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I'm guessing that the president is volunteering because China asked. Has this ever happened before?
Posted by Lindsay Beyerstein at 12:02:31 AM
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When Bush was trying to privatize Social Security, he did the opposite.
He described the $1.7 trillion in treasury bonds that make up the Social Security trust fund as "just IOUs."
Eric Jaffa |
March 15, 2009 at 01:00 AM
The Obama administration projects deficits throughout his term. Since there is no plan for getting the economy on a "pay as you go" footing, I'm sure Obama is out there, trying to assure foreign investors to invest in our deficits, so that our interest rates don't run up.
But, the fact is, if Obama doesn't want to bring costs in health care to levels our competitors pay and Obama isn't interested in rolling back our military expenditures, then the question of whether our treasuries are sound is legitimate. You gotta remember that AAA securities never failed, until new AAA securities (mortgaged backed securities) turned up with a new criteria for grading AAA securities not used for prior securities. So, a new frontier in treasury securities isn't unimaginable.
Our greatest foreign policy disaster isn't Iraq, it's allowing our nation's policies to be dictated by its largest creditor, China. Before Nafta and WTO, our nation was the worlds largest creditor nation - now, it's the worlds largest debtor nation. That along with nearly a decade of trade deficits, and we still search for a reason why "free trade" isn't working?
Then throw on top of this, the principals in our corporate oligarchy, the banks, extort us by telling us that "we're too big to fail, if you let us fail, we'll inflict economic ruin on you all, so pay us trillions", so we're paying, big dig style, a few 10 trillion at a time.
It's time to wake up, and wipe the question mark off your foreheads. Obama is yet another errand boy for the corporate oligarchy, as Bush was. Certainly, we'll get better Supreme Court nominees off Obama than we would get off McCain, but economically speaking, Obama is subservient to the corporate oligarchy.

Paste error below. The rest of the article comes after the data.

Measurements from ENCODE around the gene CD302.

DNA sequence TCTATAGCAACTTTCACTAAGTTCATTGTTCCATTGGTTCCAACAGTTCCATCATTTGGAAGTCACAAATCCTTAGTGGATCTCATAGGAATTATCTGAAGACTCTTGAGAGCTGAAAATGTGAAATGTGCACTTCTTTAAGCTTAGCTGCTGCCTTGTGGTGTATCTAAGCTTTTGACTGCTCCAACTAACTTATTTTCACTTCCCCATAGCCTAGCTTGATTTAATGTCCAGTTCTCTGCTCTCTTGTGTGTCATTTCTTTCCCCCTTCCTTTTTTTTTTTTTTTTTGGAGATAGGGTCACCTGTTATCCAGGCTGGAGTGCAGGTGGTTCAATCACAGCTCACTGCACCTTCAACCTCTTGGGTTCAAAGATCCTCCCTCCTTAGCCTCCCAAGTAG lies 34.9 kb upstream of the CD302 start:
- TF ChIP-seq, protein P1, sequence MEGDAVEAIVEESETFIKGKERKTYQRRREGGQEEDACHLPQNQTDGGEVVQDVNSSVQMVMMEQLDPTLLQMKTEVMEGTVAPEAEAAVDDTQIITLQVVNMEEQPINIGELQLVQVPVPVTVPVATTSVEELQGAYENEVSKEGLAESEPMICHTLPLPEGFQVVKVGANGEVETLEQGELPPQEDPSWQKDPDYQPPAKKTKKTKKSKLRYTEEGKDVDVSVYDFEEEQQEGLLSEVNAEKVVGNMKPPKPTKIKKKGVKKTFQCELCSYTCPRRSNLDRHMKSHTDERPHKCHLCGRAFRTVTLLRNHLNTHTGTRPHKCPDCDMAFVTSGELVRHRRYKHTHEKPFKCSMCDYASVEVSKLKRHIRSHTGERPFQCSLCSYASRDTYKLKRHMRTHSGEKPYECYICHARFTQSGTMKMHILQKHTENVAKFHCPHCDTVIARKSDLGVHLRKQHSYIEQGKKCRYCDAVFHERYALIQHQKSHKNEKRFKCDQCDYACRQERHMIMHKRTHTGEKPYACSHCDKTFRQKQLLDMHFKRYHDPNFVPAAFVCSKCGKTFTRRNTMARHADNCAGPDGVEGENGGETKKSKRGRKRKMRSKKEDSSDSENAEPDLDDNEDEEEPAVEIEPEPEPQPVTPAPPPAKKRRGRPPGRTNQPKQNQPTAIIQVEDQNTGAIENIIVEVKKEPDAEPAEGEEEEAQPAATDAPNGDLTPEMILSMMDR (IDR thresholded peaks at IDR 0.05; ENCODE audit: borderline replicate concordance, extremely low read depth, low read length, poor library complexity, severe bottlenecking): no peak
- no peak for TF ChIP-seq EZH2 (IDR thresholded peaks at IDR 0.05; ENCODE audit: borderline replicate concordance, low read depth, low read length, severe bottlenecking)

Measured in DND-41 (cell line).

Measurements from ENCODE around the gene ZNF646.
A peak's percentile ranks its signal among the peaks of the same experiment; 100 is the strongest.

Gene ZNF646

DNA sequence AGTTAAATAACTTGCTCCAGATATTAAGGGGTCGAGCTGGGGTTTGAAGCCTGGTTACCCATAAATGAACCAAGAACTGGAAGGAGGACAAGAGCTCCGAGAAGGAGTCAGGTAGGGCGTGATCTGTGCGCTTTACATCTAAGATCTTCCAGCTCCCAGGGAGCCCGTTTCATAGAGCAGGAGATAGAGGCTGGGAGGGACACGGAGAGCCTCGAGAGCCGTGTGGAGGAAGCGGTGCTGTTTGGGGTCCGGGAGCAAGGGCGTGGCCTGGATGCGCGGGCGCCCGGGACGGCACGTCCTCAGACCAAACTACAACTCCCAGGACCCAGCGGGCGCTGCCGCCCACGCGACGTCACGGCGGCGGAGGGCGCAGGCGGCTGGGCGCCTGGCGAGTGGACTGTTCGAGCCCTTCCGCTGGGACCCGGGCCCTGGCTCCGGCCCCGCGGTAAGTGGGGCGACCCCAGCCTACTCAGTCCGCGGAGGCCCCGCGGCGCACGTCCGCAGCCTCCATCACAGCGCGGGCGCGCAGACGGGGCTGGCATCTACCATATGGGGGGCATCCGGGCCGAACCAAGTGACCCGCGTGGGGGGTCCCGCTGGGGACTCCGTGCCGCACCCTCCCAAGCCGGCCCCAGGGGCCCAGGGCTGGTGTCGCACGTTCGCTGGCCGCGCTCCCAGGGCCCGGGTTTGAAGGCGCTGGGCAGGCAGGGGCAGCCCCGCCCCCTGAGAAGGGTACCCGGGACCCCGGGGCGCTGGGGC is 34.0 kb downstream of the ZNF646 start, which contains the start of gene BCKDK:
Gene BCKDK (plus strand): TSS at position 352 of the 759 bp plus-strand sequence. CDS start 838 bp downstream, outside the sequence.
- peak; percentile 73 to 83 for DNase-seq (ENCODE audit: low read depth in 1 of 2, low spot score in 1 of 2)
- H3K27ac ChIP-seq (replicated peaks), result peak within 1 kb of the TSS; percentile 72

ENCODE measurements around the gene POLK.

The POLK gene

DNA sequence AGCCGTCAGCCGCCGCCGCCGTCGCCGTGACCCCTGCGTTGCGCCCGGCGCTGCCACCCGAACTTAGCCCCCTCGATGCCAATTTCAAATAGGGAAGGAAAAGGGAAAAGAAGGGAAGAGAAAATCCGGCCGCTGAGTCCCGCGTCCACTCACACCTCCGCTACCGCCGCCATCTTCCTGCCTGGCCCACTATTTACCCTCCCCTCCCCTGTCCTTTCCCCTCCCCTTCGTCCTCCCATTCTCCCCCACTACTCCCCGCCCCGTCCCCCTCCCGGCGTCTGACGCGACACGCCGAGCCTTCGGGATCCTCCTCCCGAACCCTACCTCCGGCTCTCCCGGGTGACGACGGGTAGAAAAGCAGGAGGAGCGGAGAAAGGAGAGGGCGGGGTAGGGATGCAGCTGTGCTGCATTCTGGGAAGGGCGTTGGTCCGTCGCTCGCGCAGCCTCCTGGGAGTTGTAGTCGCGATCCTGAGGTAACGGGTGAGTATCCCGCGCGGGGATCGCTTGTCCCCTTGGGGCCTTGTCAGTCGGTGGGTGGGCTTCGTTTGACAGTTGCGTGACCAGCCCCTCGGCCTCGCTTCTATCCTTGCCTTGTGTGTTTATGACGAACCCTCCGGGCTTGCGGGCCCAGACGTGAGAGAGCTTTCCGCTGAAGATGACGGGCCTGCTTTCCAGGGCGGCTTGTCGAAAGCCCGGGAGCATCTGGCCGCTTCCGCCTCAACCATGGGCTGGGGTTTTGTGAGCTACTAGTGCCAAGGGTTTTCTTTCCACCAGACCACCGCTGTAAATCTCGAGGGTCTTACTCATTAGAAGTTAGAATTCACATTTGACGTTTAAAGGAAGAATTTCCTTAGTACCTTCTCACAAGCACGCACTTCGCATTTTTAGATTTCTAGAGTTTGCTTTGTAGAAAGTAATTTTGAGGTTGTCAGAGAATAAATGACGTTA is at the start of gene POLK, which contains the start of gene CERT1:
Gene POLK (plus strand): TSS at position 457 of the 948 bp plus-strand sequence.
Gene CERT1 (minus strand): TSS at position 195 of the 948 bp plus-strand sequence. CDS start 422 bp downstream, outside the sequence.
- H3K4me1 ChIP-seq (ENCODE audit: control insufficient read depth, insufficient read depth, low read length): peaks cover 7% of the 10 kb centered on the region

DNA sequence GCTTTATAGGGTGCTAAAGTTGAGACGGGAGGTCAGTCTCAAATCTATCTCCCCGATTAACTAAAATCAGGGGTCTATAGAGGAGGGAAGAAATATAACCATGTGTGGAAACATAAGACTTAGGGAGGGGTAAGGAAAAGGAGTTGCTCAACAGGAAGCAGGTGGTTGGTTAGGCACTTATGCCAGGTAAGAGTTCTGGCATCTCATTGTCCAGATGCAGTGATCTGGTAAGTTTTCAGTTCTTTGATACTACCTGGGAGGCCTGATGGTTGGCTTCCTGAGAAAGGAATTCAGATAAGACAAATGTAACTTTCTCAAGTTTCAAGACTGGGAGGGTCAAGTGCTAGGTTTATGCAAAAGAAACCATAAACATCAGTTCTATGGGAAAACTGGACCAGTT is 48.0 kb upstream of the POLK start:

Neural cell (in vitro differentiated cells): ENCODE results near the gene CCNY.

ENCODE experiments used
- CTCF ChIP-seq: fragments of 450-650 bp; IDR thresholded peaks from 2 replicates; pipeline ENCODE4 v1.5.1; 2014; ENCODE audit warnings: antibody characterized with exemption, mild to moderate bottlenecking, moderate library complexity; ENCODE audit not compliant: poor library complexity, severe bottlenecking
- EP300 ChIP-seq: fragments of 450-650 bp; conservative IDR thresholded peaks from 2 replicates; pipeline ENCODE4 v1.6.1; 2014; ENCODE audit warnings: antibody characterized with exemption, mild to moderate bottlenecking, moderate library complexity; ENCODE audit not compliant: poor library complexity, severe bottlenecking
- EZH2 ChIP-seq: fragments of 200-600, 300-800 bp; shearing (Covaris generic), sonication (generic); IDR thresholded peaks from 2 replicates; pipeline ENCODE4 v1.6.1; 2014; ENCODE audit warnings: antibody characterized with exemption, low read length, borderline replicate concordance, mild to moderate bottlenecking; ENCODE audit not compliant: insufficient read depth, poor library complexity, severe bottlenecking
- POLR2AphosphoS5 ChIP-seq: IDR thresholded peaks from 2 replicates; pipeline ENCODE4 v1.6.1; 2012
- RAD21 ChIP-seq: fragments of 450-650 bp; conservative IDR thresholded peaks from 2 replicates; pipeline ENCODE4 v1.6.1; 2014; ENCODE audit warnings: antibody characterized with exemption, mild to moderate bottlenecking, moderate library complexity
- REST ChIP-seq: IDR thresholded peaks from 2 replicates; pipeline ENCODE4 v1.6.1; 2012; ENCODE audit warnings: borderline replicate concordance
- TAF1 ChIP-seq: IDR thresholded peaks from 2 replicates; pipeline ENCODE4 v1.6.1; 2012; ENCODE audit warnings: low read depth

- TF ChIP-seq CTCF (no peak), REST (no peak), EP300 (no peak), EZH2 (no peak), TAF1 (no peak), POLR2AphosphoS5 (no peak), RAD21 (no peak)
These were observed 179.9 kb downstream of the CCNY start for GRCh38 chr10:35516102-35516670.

March 15, 2009 at 01:28 AM
this one also made me wonder a great deal.
my list of possibility: China's polite way of saying (lay down tibet, selling weapon to taiwan, or your debt rating goes to hell after we dump T-bill. hint-hint,nudge, nudge.)
or more worrisome, there is a noticeable movement in US sovereign credit swap rating in the past few weeks. (eg. the market start betting the US can't pay its debt. Basically, the world is saying, your risk is rising, it cost more to borrow money now ... )
see this entry:
btw, Ireland, UK are goner. They are basically living on borrowed time, zombies. But nobody dares to say it outloud. If Ireland were a third world country like Thailand, Malaysia or Indonesia. IMF would have landed and start force selling the country piece by piece under the guise of "austerity measure"
Credit-default swaps on Irish government bonds rose 7.5 basis points to 355, and have jumped 95 basis points this week, according to CMA Datavision prices. Contracts linked to French, German, U.K and Spanish debt also rose to all-time highs.
March 15, 2009 at 01:53 AM
NAFTA went into effect in 1994 and the WTO was established in 1995.
It was in the 1980s under Ronald Reagan that we went from biggest creditor nation to biggest debtor nation:
U.S. Is Bigger Debtor Nation
Published: Tuesday, July 4, 1989
The United States, already the world's largest debtor, sank an additional $154.2 billion into the red last year as foreign money poured in to plug the nation's balance-of-payments gap.
The value of foreign investments in the United States, ranging from stocks to factories, exceeded American investments abroad by $532.5 billion at the end of 1988, up from $378.3 billion a year earlier, the Commerce Department said last week.
As recently as 1984, the United States was a net creditor to the rest of the world by about $3.3 billion.
Eric Jaffa |
March 15, 2009 at 02:07 AM